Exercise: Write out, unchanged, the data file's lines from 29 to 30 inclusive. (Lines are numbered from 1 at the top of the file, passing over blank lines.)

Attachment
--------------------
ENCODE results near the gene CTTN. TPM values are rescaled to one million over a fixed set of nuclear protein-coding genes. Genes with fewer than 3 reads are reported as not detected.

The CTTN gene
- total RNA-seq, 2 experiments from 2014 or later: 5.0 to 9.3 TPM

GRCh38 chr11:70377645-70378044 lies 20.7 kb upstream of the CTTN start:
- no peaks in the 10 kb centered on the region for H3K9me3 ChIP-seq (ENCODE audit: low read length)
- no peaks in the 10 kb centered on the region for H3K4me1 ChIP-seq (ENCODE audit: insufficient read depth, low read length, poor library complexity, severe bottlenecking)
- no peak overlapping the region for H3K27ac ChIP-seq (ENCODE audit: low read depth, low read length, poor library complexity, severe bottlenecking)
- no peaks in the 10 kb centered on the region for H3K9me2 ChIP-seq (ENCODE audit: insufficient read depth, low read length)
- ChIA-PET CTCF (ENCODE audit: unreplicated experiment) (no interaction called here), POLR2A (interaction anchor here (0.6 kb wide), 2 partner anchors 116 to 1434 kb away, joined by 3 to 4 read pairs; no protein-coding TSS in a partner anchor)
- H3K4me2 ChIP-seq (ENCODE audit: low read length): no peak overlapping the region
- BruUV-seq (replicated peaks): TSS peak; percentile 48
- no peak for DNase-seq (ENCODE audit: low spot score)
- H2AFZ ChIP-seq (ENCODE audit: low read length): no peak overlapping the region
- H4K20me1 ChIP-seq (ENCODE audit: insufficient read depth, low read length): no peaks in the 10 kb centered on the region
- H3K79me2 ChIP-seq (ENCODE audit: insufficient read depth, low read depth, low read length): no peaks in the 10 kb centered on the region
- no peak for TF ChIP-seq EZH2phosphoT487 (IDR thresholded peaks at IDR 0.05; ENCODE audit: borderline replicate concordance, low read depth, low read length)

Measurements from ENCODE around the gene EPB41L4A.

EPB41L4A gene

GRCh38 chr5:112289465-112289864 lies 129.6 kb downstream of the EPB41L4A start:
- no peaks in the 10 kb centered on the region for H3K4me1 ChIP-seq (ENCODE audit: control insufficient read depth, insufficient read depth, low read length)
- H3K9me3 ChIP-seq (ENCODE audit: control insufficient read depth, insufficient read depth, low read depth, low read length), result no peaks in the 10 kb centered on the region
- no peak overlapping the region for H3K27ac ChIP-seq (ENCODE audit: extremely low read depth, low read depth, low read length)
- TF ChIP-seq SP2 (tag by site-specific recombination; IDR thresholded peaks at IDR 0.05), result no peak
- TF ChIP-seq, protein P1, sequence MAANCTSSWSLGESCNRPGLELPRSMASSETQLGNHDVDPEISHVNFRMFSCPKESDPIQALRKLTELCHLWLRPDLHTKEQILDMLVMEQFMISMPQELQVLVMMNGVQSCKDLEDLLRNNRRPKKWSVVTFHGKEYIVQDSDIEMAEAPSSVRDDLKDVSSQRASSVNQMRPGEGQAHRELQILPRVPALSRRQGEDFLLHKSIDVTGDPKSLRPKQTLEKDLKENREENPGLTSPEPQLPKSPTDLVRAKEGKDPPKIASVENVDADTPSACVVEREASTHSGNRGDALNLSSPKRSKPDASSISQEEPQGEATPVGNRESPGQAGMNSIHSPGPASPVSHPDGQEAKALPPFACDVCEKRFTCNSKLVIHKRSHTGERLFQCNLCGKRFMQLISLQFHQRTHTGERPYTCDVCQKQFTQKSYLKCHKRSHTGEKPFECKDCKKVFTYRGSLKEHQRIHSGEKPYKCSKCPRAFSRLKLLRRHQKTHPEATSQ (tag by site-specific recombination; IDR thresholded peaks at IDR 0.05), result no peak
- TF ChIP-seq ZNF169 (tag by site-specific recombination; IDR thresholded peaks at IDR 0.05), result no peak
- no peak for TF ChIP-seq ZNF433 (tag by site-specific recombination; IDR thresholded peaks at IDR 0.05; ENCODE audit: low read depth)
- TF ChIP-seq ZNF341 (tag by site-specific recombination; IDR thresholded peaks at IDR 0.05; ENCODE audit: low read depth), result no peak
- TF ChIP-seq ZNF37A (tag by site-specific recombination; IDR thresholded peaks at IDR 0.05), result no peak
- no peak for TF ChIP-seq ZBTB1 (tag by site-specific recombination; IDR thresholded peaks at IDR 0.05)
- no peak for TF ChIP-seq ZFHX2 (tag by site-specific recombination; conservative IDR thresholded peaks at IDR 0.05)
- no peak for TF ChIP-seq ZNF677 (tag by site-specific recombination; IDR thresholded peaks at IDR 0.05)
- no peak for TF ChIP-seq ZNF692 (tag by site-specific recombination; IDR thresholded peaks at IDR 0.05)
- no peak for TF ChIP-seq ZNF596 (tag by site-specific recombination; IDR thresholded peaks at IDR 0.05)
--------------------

- no peak for TF ChIP-seq ZBTB1 (tag by site-specific recombination; IDR thresholded peaks at IDR 0.05)
- no peak for TF ChIP-seq ZFHX2 (tag by site-specific recombination; conservative IDR thresholded peaks at IDR 0.05)